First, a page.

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#5 Mitch Gross

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Posted 16 December 2005 - 11:42 AM

Slow-Motion, Inc. makes an Elite lightweight zoom that is surprisingly nice for its lightweight and small size. I think it is a 25-80, so perhaps it doesn't get wide enough for your DP. The same lens is also available with a small anamorphot as a rear insert (it's tiny--the size of a thumbnail!) to make the lens a 50-160 zoom. There are a few quirks to this lens, such as funky retainer rings on the front to fit a clip-on mattebox and the zoom action on the barrel is not continous (you turn the ring the same speed but the zooming motion speeds up towards the longer end). But it is sharp with nice contrast and corner to corner brightness. Might be worth checking out--the thing is the size of a 16mm zoom.
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#6 Eric Steelberg ASC

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Posted 16 December 2005 - 12:39 PM

You should consider the panavision lightweight zooms. Fantastic image quality and I believe the smallest zooms out there. They are, from what I remember, converted still lenses. Check them out on the Panavision website.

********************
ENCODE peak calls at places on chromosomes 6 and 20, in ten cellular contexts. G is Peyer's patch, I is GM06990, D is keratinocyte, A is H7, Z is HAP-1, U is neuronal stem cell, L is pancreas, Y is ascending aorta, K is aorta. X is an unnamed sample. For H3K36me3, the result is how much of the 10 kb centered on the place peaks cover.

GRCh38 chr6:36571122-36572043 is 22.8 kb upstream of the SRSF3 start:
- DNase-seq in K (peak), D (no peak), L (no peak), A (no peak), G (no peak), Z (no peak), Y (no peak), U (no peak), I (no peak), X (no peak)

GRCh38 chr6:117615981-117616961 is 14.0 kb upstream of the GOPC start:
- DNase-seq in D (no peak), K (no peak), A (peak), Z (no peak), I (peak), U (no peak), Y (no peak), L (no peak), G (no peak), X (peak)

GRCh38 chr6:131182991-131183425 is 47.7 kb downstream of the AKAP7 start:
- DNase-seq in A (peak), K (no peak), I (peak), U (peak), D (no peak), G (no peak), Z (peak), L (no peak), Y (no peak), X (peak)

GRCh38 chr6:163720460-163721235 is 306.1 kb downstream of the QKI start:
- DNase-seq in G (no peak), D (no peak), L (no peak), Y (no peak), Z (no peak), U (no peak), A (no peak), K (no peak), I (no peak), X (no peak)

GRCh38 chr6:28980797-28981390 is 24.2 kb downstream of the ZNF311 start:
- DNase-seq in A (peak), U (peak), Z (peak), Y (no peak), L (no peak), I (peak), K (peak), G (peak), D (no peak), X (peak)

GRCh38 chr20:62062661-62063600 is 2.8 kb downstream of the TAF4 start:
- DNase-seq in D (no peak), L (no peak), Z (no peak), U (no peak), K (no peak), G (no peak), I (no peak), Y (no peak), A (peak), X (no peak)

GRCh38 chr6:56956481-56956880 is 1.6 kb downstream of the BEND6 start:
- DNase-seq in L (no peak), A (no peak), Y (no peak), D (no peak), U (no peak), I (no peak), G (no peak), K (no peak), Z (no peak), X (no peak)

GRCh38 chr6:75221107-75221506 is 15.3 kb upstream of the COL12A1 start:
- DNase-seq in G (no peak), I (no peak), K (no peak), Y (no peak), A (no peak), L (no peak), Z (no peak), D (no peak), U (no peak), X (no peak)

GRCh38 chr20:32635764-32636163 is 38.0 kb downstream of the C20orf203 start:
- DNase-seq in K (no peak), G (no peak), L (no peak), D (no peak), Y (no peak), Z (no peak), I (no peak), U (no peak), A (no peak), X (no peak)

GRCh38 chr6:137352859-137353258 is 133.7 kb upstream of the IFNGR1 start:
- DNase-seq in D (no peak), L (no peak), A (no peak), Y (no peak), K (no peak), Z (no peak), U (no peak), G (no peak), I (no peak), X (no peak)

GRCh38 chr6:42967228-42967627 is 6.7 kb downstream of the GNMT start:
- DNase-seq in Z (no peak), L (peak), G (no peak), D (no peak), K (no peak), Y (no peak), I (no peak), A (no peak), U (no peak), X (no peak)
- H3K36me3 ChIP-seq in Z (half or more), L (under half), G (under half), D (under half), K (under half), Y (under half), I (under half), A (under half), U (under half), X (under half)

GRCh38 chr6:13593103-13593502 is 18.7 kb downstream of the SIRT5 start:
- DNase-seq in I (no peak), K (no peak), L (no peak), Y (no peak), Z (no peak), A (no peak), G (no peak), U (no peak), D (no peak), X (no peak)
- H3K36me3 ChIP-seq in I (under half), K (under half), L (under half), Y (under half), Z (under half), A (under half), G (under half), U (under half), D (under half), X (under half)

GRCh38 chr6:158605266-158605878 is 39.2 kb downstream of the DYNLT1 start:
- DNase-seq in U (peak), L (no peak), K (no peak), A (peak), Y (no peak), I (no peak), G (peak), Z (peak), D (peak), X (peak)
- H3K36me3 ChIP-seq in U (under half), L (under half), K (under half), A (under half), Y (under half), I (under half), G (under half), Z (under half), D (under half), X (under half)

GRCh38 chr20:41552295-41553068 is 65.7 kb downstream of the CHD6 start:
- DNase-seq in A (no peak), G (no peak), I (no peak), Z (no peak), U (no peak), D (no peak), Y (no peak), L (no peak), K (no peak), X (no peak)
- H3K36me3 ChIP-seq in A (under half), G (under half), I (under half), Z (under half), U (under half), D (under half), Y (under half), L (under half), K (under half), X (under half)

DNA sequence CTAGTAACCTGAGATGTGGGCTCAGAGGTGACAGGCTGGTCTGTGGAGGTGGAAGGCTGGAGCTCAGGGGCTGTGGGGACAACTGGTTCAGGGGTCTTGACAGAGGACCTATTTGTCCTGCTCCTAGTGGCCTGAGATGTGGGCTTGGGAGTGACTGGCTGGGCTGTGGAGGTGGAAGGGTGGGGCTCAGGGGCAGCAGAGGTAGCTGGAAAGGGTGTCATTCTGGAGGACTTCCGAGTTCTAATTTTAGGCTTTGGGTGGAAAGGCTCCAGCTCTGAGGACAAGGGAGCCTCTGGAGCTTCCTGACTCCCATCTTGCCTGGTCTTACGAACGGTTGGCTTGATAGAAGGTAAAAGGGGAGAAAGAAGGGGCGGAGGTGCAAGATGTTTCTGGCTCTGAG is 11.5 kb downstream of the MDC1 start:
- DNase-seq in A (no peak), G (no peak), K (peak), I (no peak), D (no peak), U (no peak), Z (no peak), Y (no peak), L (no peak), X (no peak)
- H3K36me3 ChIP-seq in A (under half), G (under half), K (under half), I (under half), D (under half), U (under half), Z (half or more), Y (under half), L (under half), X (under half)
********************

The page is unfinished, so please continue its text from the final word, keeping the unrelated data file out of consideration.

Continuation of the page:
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#7 none

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Posted 16 December 2005 - 06:12 PM

Another option is some zooms from Vantage Film (Germany). They have a very nice (rehoused Nikon) zoom, its 17-55mm T2.8, as well as a Hawk Spherical 10-24mm T2.5. I have used the Vantage (Nikon) 17-55mm, and I have to say, its a phenomenal lens. Weighs less than 4 lbs, something like 5"-6" long, and it focus' down to approx 1'. I can't speak from personal experience on the Hawk 10-24, but judging by their reputation for Anamorphics, I am sure its a sweet lens.

Check out Vantage Film, and go to the downloads section of the equipment page(s). There are some PDF's on the lenses I mentioned. You might give them a call (or email) and see if there are any rental houses in US that have their lenses in inventory.

respectfully,

j. elliott
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#8 Brad Grimmett

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Posted 16 December 2005 - 08:48 PM

Thanks for all the tips guys. I believe we're now getting a 17.5-35. We're also getting some primes now, including a 135mm, which should be fun. It's amazing how the budget grows when the rental house tells the producer he's crazy for trying to put a large zoom on steadicam. The weight doesn't really scare me since I've flown all the heaviest cameras before. But trying to balance the rig with all that weight up front would be the nasty part.
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#9 Max Jacoby

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Posted 17 December 2005 - 05:17 AM

135mm on steadicam? Your focus-puller will be happy :-)